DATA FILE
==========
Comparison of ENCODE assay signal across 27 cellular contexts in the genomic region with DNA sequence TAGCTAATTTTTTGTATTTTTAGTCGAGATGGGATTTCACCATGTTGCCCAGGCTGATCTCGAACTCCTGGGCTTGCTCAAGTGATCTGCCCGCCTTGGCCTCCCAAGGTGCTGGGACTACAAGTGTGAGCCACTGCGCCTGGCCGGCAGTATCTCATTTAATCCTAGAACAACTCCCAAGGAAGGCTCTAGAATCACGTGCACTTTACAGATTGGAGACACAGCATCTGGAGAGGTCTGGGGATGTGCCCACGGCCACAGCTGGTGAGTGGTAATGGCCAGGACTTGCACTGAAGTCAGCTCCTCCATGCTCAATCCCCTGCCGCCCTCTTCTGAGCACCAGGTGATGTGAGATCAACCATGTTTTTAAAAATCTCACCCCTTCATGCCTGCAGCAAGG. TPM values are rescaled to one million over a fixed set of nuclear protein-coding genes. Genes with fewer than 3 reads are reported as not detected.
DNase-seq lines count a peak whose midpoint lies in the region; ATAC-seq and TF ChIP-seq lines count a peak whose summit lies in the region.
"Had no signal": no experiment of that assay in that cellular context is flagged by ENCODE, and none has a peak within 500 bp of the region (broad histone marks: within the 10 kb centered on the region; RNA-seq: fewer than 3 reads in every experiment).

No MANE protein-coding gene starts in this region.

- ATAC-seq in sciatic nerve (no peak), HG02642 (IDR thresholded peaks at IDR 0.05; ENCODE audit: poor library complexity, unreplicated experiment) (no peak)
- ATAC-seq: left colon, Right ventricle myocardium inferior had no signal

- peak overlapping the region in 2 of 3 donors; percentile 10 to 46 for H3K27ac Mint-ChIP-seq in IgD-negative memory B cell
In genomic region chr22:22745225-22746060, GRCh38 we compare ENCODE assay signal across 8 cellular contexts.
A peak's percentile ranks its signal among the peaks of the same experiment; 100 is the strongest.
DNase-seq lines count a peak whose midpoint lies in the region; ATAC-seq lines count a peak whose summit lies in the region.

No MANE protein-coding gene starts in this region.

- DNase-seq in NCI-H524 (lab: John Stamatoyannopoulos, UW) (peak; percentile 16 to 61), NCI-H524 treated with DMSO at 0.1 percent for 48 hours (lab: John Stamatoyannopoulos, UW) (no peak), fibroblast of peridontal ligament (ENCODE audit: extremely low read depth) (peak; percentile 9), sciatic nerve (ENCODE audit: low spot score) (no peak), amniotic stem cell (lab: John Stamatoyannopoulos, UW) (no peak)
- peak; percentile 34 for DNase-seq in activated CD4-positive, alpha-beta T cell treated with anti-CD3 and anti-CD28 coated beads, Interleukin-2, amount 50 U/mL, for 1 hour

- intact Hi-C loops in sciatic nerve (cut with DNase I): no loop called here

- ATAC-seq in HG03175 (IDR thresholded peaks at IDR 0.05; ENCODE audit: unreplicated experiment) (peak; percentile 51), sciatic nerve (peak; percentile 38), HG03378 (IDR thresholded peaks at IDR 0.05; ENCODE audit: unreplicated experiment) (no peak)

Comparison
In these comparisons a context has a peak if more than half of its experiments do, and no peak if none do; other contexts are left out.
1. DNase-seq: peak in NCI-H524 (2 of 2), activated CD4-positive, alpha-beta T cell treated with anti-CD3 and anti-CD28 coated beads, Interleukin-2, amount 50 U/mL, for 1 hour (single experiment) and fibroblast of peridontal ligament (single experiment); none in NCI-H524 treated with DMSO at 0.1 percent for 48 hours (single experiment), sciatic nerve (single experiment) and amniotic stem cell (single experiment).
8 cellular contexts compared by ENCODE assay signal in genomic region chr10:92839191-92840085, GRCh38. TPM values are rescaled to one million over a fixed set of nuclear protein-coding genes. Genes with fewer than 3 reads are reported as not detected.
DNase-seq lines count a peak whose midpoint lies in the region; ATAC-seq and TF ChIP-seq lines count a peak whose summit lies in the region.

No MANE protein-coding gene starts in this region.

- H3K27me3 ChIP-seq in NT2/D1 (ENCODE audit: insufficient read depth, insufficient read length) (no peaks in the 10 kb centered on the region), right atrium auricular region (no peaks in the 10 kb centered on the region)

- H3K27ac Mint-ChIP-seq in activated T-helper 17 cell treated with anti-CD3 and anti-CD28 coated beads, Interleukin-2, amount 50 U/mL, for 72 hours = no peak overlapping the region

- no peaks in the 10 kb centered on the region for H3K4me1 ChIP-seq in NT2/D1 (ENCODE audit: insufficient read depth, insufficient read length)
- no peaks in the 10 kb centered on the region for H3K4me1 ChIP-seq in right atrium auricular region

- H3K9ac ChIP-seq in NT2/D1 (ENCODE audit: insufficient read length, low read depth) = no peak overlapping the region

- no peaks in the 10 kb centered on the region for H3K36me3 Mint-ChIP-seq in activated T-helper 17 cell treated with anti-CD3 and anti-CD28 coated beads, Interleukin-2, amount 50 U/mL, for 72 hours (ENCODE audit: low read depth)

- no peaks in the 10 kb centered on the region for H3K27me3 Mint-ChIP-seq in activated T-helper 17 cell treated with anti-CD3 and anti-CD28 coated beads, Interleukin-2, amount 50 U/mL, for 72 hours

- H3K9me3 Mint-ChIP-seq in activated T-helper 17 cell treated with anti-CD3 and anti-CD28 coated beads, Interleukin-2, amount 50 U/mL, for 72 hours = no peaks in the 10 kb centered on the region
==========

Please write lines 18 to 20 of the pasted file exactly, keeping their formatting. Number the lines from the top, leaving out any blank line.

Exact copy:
1. DNase-seq: peak in NCI-H524 (2 of 2), activated CD4-positive, alpha-beta T cell treated with anti-CD3 and anti-CD28 coated beads, Interleukin-2, amount 50 U/mL, for 1 hour (single experiment) and fibroblast of peridontal ligament (single experiment); none in NCI-H524 treated with DMSO at 0.1 percent for 48 hours (single experiment), sciatic nerve (single experiment) and amniotic stem cell (single experiment).
8 cellular contexts compared by ENCODE assay signal in genomic region chr10:92839191-92840085, GRCh38. TPM values are rescaled to one million over a fixed set of nuclear protein-coding genes. Genes with fewer than 3 reads are reported as not detected.
DNase-seq lines count a peak whose midpoint lies in the region; ATAC-seq and TF ChIP-seq lines count a peak whose summit lies in the region.